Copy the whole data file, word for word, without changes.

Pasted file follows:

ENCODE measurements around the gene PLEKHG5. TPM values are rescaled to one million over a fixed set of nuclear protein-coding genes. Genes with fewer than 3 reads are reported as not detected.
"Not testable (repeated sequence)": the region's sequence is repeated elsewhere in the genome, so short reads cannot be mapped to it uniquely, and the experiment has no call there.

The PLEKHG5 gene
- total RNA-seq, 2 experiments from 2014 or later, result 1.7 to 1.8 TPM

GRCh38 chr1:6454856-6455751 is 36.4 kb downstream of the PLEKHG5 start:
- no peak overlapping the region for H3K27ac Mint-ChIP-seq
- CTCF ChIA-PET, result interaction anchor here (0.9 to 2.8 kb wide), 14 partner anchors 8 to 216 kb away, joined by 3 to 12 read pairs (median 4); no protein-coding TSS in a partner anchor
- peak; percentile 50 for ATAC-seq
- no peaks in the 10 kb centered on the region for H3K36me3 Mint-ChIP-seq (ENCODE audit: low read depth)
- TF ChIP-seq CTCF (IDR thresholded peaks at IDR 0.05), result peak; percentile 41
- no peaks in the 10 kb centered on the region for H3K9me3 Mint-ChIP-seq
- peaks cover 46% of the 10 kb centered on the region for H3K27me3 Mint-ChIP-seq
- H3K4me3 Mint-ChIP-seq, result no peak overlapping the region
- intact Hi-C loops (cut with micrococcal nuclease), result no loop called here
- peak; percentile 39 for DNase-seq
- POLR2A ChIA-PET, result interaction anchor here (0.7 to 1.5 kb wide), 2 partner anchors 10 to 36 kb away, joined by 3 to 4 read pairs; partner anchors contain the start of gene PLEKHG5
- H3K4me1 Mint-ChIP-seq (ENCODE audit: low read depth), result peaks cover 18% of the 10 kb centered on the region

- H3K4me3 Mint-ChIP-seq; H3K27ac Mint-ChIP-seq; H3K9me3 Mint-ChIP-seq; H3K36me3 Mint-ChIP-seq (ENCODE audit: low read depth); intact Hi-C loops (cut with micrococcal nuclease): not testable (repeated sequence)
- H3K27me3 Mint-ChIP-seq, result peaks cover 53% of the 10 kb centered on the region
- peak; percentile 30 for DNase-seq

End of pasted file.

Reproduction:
ENCODE measurements around the gene PLEKHG5. TPM values are rescaled to one million over a fixed set of nuclear protein-coding genes. Genes with fewer than 3 reads are reported as not detected.
"Not testable (repeated sequence)": the region's sequence is repeated elsewhere in the genome, so short reads cannot be mapped to it uniquely, and the experiment has no call there.

The PLEKHG5 gene
- total RNA-seq, 2 experiments from 2014 or later, result 1.7 to 1.8 TPM

GRCh38 chr1:6454856-6455751 is 36.4 kb downstream of the PLEKHG5 start:
- no peak overlapping the region for H3K27ac Mint-ChIP-seq
- CTCF ChIA-PET, result interaction anchor here (0.9 to 2.8 kb wide), 14 partner anchors 8 to 216 kb away, joined by 3 to 12 read pairs (median 4); no protein-coding TSS in a partner anchor
- peak; percentile 50 for ATAC-seq
- no peaks in the 10 kb centered on the region for H3K36me3 Mint-ChIP-seq (ENCODE audit: low read depth)
- TF ChIP-seq CTCF (IDR thresholded peaks at IDR 0.05), result peak; percentile 41
- no peaks in the 10 kb centered on the region for H3K9me3 Mint-ChIP-seq
- peaks cover 46% of the 10 kb centered on the region for H3K27me3 Mint-ChIP-seq
- H3K4me3 Mint-ChIP-seq, result no peak overlapping the region
- intact Hi-C loops (cut with micrococcal nuclease), result no loop called here
- peak; percentile 39 for DNase-seq
- POLR2A ChIA-PET, result interaction anchor here (0.7 to 1.5 kb wide), 2 partner anchors 10 to 36 kb away, joined by 3 to 4 read pairs; partner anchors contain the start of gene PLEKHG5
- H3K4me1 Mint-ChIP-seq (ENCODE audit: low read depth), result peaks cover 18% of the 10 kb centered on the region

- H3K4me3 Mint-ChIP-seq; H3K27ac Mint-ChIP-seq; H3K9me3 Mint-ChIP-seq; H3K36me3 Mint-ChIP-seq (ENCODE audit: low read depth); intact Hi-C loops (cut with micrococcal nuclease): not testable (repeated sequence)
- H3K27me3 Mint-ChIP-seq, result peaks cover 53% of the 10 kb centered on the region
- peak; percentile 30 for DNase-seq